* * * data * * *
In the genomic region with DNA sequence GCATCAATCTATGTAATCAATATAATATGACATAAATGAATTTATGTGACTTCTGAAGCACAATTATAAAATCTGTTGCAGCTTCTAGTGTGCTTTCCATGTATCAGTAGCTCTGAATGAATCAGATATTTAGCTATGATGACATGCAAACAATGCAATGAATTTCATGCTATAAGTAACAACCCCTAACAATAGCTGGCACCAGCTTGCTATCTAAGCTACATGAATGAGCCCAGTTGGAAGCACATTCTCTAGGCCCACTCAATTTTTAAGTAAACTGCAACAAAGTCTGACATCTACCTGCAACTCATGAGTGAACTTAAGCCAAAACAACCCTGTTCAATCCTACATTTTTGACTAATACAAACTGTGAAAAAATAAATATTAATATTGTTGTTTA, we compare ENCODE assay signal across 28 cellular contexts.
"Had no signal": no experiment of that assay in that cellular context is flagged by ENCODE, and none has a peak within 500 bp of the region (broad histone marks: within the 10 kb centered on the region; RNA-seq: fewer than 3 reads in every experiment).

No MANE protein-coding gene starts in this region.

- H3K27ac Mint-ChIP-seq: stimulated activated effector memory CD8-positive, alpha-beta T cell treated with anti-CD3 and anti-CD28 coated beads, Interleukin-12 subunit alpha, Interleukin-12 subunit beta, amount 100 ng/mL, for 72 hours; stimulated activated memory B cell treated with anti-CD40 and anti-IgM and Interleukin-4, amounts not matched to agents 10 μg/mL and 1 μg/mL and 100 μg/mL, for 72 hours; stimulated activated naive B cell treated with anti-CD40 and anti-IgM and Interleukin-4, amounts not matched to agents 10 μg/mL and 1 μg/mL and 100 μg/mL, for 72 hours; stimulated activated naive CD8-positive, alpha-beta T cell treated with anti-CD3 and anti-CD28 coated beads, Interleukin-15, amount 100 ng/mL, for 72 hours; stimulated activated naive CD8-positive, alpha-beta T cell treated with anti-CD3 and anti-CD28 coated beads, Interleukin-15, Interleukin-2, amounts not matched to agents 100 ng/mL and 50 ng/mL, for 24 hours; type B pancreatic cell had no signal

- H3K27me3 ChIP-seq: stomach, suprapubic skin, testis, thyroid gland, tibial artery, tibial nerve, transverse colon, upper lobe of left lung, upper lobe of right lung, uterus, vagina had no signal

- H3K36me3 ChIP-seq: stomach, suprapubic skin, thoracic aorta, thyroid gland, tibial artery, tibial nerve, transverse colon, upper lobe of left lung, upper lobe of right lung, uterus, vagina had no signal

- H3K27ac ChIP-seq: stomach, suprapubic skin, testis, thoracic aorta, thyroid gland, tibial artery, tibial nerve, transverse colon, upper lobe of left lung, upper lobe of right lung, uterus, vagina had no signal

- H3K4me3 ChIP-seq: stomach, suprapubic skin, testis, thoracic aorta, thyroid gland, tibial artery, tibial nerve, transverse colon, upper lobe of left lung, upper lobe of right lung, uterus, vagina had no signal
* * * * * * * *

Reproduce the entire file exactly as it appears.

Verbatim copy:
In the genomic region with DNA sequence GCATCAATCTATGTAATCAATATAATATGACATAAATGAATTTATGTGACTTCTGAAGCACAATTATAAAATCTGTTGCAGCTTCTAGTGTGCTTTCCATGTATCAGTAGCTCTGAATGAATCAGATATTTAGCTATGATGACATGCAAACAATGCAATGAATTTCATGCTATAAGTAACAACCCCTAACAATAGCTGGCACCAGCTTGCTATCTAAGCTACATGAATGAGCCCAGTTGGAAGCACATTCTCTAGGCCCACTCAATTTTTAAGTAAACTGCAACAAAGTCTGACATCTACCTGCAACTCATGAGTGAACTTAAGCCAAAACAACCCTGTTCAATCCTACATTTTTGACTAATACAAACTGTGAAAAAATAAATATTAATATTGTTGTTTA, we compare ENCODE assay signal across 28 cellular contexts.
"Had no signal": no experiment of that assay in that cellular context is flagged by ENCODE, and none has a peak within 500 bp of the region (broad histone marks: within the 10 kb centered on the region; RNA-seq: fewer than 3 reads in every experiment).

No MANE protein-coding gene starts in this region.

- H3K27ac Mint-ChIP-seq: stimulated activated effector memory CD8-positive, alpha-beta T cell treated with anti-CD3 and anti-CD28 coated beads, Interleukin-12 subunit alpha, Interleukin-12 subunit beta, amount 100 ng/mL, for 72 hours; stimulated activated memory B cell treated with anti-CD40 and anti-IgM and Interleukin-4, amounts not matched to agents 10 μg/mL and 1 μg/mL and 100 μg/mL, for 72 hours; stimulated activated naive B cell treated with anti-CD40 and anti-IgM and Interleukin-4, amounts not matched to agents 10 μg/mL and 1 μg/mL and 100 μg/mL, for 72 hours; stimulated activated naive CD8-positive, alpha-beta T cell treated with anti-CD3 and anti-CD28 coated beads, Interleukin-15, amount 100 ng/mL, for 72 hours; stimulated activated naive CD8-positive, alpha-beta T cell treated with anti-CD3 and anti-CD28 coated beads, Interleukin-15, Interleukin-2, amounts not matched to agents 100 ng/mL and 50 ng/mL, for 24 hours; type B pancreatic cell had no signal

- H3K27me3 ChIP-seq: stomach, suprapubic skin, testis, thyroid gland, tibial artery, tibial nerve, transverse colon, upper lobe of left lung, upper lobe of right lung, uterus, vagina had no signal

- H3K36me3 ChIP-seq: stomach, suprapubic skin, thoracic aorta, thyroid gland, tibial artery, tibial nerve, transverse colon, upper lobe of left lung, upper lobe of right lung, uterus, vagina had no signal

- H3K27ac ChIP-seq: stomach, suprapubic skin, testis, thoracic aorta, thyroid gland, tibial artery, tibial nerve, transverse colon, upper lobe of left lung, upper lobe of right lung, uterus, vagina had no signal

- H3K4me3 ChIP-seq: stomach, suprapubic skin, testis, thoracic aorta, thyroid gland, tibial artery, tibial nerve, transverse colon, upper lobe of left lung, upper lobe of right lung, uterus, vagina had no signal